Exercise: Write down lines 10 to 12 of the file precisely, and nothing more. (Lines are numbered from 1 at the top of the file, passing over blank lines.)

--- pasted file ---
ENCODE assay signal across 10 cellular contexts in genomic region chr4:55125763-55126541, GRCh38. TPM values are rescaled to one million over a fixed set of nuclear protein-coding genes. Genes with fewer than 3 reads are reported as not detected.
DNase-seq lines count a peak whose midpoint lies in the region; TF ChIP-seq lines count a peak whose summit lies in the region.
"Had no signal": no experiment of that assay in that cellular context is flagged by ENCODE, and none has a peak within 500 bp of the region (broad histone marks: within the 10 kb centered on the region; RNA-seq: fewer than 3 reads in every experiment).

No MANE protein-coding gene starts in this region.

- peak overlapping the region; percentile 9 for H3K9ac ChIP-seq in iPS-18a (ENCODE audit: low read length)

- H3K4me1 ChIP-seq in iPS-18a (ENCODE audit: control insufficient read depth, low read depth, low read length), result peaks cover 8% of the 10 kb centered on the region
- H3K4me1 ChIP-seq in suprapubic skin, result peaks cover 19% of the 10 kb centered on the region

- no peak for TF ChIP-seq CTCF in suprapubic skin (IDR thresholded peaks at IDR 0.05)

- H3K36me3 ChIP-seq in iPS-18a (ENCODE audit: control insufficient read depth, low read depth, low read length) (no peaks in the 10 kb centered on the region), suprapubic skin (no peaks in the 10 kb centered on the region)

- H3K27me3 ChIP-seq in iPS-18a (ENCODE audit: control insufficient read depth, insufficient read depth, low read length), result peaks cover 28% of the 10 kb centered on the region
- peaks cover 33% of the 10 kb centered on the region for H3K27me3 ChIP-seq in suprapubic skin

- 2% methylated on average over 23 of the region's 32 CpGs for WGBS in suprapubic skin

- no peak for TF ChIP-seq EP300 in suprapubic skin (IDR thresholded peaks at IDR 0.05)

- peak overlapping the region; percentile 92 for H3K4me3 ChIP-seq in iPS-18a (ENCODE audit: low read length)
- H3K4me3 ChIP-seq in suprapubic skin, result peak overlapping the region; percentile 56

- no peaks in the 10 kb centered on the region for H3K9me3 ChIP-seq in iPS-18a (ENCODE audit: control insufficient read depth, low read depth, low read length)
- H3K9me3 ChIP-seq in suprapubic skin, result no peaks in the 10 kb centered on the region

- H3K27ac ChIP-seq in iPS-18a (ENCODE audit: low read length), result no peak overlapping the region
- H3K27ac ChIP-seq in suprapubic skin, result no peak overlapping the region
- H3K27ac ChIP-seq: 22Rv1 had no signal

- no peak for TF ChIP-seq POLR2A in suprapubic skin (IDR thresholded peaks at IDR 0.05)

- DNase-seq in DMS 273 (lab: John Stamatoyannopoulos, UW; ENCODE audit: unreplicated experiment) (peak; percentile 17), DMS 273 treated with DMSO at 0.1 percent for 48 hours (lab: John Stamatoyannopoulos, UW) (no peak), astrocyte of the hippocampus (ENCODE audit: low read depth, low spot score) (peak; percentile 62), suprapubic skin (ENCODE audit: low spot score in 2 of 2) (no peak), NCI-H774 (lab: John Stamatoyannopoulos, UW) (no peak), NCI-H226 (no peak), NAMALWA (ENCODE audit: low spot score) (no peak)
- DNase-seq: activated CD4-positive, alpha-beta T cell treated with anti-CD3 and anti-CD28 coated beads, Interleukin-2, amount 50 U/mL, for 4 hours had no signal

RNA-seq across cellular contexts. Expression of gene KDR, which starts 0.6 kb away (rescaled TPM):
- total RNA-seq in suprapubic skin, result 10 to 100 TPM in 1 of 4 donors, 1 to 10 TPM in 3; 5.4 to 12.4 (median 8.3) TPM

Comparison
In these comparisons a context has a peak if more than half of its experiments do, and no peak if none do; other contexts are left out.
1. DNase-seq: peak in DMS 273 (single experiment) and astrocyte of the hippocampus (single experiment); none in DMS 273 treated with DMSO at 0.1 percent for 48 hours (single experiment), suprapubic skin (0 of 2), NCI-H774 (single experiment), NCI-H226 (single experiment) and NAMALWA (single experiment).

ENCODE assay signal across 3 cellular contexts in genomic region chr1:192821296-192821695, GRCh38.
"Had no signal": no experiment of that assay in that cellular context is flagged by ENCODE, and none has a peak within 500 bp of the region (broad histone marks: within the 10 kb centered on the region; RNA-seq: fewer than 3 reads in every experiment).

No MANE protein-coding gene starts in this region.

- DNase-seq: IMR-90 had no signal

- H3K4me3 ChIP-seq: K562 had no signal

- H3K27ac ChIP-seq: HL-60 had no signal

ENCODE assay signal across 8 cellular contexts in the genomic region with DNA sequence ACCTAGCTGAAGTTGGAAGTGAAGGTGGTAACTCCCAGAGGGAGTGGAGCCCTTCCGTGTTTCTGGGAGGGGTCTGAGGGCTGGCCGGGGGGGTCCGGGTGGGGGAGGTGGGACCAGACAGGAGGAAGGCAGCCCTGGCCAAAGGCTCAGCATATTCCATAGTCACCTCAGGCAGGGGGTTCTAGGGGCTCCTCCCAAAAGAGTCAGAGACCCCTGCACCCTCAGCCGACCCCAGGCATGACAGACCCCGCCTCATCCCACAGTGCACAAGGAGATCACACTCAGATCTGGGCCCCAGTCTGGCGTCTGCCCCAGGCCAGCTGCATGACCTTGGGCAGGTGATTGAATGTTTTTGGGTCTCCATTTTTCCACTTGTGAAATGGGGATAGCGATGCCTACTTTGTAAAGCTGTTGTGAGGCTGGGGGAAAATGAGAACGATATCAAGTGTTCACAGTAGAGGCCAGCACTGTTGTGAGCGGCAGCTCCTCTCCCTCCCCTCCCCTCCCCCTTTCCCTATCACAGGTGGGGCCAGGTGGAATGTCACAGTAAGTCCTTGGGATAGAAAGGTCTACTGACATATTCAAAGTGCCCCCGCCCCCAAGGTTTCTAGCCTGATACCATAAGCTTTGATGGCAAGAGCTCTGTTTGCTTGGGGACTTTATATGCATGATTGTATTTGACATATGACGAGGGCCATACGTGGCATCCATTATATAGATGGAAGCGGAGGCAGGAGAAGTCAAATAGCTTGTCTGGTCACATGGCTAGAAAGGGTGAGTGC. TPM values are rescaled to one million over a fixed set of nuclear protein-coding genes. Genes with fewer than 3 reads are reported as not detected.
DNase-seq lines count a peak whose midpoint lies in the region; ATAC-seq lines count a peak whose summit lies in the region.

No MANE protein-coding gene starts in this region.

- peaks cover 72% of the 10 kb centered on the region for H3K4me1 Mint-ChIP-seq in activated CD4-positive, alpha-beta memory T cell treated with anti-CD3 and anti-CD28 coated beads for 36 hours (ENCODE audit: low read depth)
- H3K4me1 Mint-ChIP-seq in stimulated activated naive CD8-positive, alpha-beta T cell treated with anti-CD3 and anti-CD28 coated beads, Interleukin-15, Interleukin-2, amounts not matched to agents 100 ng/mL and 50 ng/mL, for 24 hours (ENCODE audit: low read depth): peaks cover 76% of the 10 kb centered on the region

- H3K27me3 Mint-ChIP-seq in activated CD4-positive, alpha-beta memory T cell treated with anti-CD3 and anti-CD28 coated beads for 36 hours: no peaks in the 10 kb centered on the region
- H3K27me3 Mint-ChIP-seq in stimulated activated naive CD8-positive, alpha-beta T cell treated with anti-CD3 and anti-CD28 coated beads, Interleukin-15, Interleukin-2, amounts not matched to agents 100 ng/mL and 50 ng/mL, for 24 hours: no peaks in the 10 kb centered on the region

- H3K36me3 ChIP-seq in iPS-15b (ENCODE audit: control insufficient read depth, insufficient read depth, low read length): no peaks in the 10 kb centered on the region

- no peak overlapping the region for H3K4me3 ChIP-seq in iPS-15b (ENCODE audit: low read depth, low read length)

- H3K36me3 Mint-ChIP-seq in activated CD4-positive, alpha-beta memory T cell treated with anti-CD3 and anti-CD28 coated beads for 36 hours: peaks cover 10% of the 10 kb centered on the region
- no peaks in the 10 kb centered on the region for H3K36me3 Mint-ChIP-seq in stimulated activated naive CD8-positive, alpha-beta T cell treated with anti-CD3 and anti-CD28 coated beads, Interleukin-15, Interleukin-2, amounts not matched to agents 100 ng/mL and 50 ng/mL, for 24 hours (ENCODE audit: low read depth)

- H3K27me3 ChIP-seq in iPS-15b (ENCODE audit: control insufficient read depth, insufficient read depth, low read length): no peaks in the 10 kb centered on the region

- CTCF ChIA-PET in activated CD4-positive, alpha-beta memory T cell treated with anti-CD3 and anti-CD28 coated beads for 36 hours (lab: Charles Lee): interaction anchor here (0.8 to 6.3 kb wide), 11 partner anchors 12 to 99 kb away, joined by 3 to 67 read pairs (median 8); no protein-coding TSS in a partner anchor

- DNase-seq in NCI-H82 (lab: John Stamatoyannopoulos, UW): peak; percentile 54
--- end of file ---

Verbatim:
- H3K27me3 ChIP-seq in iPS-18a (ENCODE audit: control insufficient read depth, insufficient read depth, low read length), result peaks cover 28% of the 10 kb centered on the region
- peaks cover 33% of the 10 kb centered on the region for H3K27me3 ChIP-seq in suprapubic skin

- 2% methylated on average over 23 of the region's 32 CpGs for WGBS in suprapubic skin